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GeForce 9800 GT 512MB vs Radeon HD 7750


The GeForce 9800 GT 512MB comes with clock speeds of 600 MHz on the GPU, and 900 MHz on the 512 MB of GDDR3 RAM. It features 112 SPUs along with 56 Texture Address Units and 16 Rasterization Operator Units.

Compare all of that to the Radeon HD 7750, which features GPU core speed of 800 MHz, and 1024 MB of GDDR5 RAM running at 1125 MHz through a 128-bit bus. It also is made up of 512 SPUs, 32 TAUs, and 16 ROPs.

Display Graphs

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Power Usage and Theoretical Benchmarks

Power Consumption (Max TDP)

Radeon HD 7750 55 Watts
GeForce 9800 GT 512MB 105 Watts
Difference: 50 Watts (91%)

Memory Bandwidth

Theoretically, the Radeon HD 7750 should be a lot faster than the GeForce 9800 GT 512MB overall. (explain)

Radeon HD 7750 72000 MB/sec
GeForce 9800 GT 512MB 57600 MB/sec
Difference: 14400 (25%)

Texel Rate

The GeForce 9800 GT 512MB is much (approximately 31%) better at texture filtering than the Radeon HD 7750. (explain)

GeForce 9800 GT 512MB 33600 Mtexels/sec
Radeon HD 7750 25600 Mtexels/sec
Difference: 8000 (31%)

Pixel Rate

The Radeon HD 7750 will be quite a bit (approximately 33%) more effective at full screen anti-aliasing than the GeForce 9800 GT 512MB, and also will be capable of handling higher resolutions while still performing well. (explain)

Radeon HD 7750 12800 Mpixels/sec
GeForce 9800 GT 512MB 9600 Mpixels/sec
Difference: 3200 (33%)

Please note that the above 'benchmarks' are all just theoretical - the results were calculated based on the card's specifications, and real-world performance may (and probably will) vary at least a bit.

Price Comparison

Display Prices

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GeForce 9800 GT 512MB

Radeon HD 7750

Please note that the price comparisons are based on search keywords - sometimes it might show cards with very similar names that are not exactly the same as the one chosen in the comparison. We do try to filter out the wrong results as best we can, though.


Display Specifications

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Model GeForce 9800 GT 512MB Radeon HD 7750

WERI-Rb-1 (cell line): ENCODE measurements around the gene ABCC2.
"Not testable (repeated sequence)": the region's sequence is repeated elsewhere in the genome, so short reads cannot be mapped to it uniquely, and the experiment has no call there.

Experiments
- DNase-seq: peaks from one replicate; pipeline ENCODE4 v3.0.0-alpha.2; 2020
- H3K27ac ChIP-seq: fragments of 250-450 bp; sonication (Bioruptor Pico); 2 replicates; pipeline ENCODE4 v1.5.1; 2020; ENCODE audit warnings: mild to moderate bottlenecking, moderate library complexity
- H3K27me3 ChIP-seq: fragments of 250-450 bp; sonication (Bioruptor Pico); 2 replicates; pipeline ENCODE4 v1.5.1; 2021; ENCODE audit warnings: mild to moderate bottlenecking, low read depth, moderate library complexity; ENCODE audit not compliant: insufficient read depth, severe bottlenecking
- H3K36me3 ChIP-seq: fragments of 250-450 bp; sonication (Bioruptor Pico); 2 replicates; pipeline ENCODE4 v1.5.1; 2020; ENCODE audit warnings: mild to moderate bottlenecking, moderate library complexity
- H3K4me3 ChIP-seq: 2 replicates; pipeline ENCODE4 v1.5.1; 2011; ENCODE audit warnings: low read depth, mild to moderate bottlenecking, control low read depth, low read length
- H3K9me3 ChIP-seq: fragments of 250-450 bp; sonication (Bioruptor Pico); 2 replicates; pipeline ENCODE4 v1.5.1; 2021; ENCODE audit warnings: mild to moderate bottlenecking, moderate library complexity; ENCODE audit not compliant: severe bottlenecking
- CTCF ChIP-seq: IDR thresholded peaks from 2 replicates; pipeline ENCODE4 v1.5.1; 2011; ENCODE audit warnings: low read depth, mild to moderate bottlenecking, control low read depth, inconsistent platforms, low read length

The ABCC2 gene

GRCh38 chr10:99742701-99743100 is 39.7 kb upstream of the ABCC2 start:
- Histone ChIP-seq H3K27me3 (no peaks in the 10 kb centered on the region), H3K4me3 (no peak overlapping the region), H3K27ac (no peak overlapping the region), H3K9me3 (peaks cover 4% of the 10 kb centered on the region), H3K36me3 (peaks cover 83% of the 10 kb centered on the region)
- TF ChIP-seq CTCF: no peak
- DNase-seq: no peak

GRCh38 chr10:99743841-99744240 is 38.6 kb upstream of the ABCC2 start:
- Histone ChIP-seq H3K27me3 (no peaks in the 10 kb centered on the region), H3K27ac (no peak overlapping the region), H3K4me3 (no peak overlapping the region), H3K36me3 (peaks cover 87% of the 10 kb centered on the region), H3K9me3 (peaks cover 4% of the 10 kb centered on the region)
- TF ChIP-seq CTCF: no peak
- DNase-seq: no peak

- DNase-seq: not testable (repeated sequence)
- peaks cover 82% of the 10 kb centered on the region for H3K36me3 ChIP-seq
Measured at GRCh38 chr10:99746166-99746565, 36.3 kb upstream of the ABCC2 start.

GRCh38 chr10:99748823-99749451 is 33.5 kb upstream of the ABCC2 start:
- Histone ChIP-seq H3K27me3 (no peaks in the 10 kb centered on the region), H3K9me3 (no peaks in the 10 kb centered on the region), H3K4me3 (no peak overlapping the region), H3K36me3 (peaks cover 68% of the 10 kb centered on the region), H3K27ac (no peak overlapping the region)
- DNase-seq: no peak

Manufacturer nVidia AMD
Year July 2008 February 2012
Code Name G92a/b Cape Verde Pro
Memory 512 MB 1024 MB
Core Speed 600 MHz 800 MHz
Memory Speed 1800 MHz 4500 MHz
Power (Max TDP) 105 watts 55 watts
Bandwidth 57600 MB/sec 72000 MB/sec
Texel Rate 33600 Mtexels/sec 25600 Mtexels/sec
Pixel Rate 9600 Mpixels/sec 12800 Mpixels/sec
Unified Shaders 112 512
Texture Mapping Units 56 32
Render Output Units 16 16
Bus Type GDDR3 GDDR5
Bus Width 256-bit 128-bit
Fab Process 65/55 nm 28 nm
Transistors 754 million 1500 million
Bus PCIe x16 2.0 PCIe 3.0 x16
DirectX Version DirectX 10 DirectX 11.1
OpenGL Version OpenGL 3.0 OpenGL 4.2

Memory Bandwidth: Memory bandwidth is the maximum amount of data (measured in megabytes per second) that can be moved past the external memory interface in a second. The number is worked out by multiplying the interface width by its memory clock speed. If it uses DDR memory, the result should be multiplied by 2 once again. If DDR5, multiply by ANOTHER 2x. The better the bandwidth is, the faster the card will be in general. It especially helps with anti-aliasing, High Dynamic Range and higher screen resolutions.

Texel Rate: Texel rate is the maximum texture map elements (texels) that are processed in one second. This number is calculated by multiplying the total texture units by the core clock speed of the chip. The higher the texel rate, the better the graphics card will be at texture filtering (anisotropic filtering - AF). It is measured in millions of texels in a second.

Pixel Rate: Pixel rate is the maximum amount of pixels that the graphics card can possibly write to its local memory per second - measured in millions of pixels per second. Pixel rate is worked out by multiplying the amount of Raster Operations Pipelines by the the core clock speed. ROPs (Raster Operations Pipelines - sometimes also referred to as Render Output Units) are responsible for filling the screen with pixels (the image). The actual pixel output rate also depends on lots of other factors, most notably the memory bandwidth - the lower the memory bandwidth is, the lower the potential to reach the maximum fill rate.


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